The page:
Little Women (2019) (A-). I haven’t seen any of the numerous prior dramatizations of Louisa May Alcott’s beloved novel, and I haven’t read the book itself in decades, so I was a fairly clean slate. I just remembered it was the story of four sisters (Meg, Jo, Beth, and Amy) living with their mother “Marmee” in the North while their father was off with the Union army in the Civil War. Director and adapter Greta Gerwig (Lady Bird) complicates the narrative by making the “present” some seven years later and having headstrong sister Jo (Saoirse Ronan, Atonement) remember the Civil War-era events in extensive flashbacks.
At first, I didn’t care for the movie very much, but it quickly grew on me. I think it was mainly the story—the little domestic squabbles, setbacks, and victories—that won me over. Aside from Ronan, who’s always good, and Meryl Streep (It’s Complicated…) in a small but fun part as the girls’ rich and crusty spinster aunt, I thought the acting was merely adequate. Emma Watson (This Is the End) didn’t have a lot to do as oldest sister Meg. Laura Dern (Star Wars Episode VIII) mostly just beams happily at her wonderful daughters. And I thought Amy, the youngest sister, was miscast. I vaguely remember her as a flighty, spoiled, kid-sister type in the novel, but Florence Pugh (Midsommar) is a sturdy, husky-voiced gal who seemed more mature than all three of her “older” sisters. I expect she’ll be a better fit for her part in the upcoming Marvel movie Black Widow.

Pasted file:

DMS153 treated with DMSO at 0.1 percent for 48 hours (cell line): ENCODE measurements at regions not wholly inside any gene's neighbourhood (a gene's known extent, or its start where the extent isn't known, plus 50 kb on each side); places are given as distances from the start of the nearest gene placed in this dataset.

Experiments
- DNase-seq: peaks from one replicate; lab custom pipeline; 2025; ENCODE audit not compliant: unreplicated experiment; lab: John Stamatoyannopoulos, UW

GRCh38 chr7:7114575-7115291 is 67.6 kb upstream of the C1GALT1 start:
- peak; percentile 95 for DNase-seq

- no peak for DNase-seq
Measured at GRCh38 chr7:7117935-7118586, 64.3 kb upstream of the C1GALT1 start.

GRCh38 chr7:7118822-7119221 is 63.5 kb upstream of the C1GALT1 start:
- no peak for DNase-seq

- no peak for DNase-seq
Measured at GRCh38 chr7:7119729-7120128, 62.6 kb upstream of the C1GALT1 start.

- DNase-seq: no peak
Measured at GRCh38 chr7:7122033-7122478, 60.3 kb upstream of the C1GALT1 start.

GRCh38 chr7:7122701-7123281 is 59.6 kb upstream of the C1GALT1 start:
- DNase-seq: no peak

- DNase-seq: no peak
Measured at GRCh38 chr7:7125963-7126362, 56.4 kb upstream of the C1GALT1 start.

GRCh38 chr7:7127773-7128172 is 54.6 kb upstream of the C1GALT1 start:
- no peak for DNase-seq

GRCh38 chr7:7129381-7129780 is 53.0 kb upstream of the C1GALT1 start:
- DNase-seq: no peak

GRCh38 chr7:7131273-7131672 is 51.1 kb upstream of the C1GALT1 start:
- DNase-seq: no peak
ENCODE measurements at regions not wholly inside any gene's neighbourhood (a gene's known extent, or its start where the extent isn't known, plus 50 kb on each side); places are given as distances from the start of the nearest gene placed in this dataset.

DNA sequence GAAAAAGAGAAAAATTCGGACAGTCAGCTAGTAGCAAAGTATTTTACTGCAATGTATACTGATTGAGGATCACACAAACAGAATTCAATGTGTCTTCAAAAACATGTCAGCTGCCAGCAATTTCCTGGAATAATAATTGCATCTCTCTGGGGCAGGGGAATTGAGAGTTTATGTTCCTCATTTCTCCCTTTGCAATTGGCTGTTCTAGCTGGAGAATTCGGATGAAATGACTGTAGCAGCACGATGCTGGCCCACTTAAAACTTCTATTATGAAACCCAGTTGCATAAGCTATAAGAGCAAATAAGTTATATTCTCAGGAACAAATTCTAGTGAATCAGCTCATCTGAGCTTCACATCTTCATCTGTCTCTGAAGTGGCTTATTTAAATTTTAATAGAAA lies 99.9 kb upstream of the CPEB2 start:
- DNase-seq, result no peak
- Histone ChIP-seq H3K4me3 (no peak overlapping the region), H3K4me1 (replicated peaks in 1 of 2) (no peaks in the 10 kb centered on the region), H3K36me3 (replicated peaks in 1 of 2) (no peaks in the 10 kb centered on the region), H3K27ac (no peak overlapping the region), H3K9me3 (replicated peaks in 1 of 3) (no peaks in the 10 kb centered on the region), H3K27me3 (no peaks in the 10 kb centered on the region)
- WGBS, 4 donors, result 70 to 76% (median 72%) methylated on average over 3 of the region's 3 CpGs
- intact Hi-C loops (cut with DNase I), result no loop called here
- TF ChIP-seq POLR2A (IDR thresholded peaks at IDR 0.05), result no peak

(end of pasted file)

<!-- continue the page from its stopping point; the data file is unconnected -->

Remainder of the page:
Lady Bird (B+). Indie actress Greta Gerwig (Mistress America) wrote and directed this indie dramedy about a high-spirited girl’s tumultuous senior year in a Sacramento Catholic school and her rocky relationship with her mother. I enjoyed it, and it moved along with a brisk 94-minute run time. Saoirse Ronan (The Way Back) shines as the title character (she’s named Christine McPherson, but she insists on being called Lady Bird), and we follow the ups and downs of her experience in Drama Club, her crushes, her relationship with her best friend Julie (Beanie Feldstein, Neighbor 2: Sorority Rising), her college aspirations, and most of all her relationship with her mother, a hard-working and long-suffering psychiatric nurse (Laurie Metcalf, TV’s Roseanne). Based on Ms. Gerwig’s IMDB biography, I’d say this movie has a strong autobiographical component. It also has a 94 score over on Metacritic.com, so what are you waiting for?